Many of us may find ourselves spending money in certain situations, emotional states, or through certain influences more often than others—these can be referred to as spending triggers. However, until we take the time to figure out what those circumstances are, it can be tough to fix bad spending habits.
A strategy to help break these poor spending habits is to be aware of the circumstances related to your spending habits. Here are some common spending triggers that many people can relate to:
- Emotional spending: Some people spend money when they are going through an emotionally difficult time in their lives. This is commonly referred to as retail therapy. Or sometimes it’s the opposite- people will spend a lot during a great time in their life.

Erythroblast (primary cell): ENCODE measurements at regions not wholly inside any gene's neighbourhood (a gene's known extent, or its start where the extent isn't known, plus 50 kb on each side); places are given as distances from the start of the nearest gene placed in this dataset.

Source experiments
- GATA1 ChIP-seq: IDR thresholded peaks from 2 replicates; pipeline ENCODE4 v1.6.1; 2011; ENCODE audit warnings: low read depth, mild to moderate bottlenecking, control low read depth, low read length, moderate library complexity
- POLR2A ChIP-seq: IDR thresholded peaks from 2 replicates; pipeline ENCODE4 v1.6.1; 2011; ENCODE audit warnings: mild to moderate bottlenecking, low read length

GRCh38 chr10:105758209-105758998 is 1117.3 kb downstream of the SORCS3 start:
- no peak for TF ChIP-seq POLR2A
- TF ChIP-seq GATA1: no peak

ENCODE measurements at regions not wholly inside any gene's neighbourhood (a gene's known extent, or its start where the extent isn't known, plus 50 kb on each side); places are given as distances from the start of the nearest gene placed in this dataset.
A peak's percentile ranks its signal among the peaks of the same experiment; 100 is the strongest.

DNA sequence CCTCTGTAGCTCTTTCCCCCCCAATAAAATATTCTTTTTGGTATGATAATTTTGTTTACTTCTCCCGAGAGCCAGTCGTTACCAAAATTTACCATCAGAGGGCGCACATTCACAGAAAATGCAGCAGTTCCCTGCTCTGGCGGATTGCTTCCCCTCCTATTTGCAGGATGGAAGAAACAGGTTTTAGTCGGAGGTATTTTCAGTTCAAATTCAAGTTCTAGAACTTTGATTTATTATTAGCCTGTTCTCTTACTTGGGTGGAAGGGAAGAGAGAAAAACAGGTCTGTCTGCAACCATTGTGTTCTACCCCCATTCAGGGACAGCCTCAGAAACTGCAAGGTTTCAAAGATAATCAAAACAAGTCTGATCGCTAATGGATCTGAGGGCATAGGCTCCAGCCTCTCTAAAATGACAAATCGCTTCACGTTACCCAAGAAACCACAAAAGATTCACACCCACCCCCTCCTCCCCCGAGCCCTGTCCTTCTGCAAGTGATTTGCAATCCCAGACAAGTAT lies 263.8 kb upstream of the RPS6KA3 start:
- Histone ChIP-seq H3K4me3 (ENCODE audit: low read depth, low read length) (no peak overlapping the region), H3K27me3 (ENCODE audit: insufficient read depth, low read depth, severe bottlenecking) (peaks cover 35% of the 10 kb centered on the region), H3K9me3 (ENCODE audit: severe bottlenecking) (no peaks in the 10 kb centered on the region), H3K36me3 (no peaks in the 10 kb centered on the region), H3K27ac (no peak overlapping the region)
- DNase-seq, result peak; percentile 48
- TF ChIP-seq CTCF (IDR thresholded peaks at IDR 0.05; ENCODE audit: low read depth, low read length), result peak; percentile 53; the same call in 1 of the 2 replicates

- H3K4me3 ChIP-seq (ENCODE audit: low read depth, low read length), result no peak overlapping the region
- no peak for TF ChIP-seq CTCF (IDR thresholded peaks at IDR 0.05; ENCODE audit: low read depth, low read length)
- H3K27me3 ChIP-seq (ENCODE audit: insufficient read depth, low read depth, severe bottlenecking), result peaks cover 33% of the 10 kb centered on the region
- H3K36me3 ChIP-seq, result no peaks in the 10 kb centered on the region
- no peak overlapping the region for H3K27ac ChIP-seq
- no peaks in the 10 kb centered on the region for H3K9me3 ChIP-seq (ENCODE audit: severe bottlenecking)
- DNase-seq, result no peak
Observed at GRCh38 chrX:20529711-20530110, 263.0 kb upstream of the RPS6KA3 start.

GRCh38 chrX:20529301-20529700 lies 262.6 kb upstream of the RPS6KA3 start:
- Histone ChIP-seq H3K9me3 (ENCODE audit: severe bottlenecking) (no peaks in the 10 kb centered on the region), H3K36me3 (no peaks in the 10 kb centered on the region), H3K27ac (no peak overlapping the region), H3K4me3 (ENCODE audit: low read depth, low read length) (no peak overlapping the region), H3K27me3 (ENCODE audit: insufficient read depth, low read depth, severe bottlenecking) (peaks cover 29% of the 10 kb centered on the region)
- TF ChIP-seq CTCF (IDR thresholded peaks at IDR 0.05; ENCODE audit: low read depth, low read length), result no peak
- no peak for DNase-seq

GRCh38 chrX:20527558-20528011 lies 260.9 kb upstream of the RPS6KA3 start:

- Impulse items: Retailers actually use psychology with impulse items by strategically placing them on your way to checkout (both in-person and online). And so simply being mindful of this can help you get to checkout without overspending.
- Peer Pressure: Social situations and peer influence can lead to spending on social activities, dining out, or buying items to fit in with a particular group or lifestyle.
These are just a few and barely scratch the surface of the variety of spending triggers there are; take a good look at your spending and all the factors around it to identify yours. From here, you can start changing things.
Try the 30-Day Rule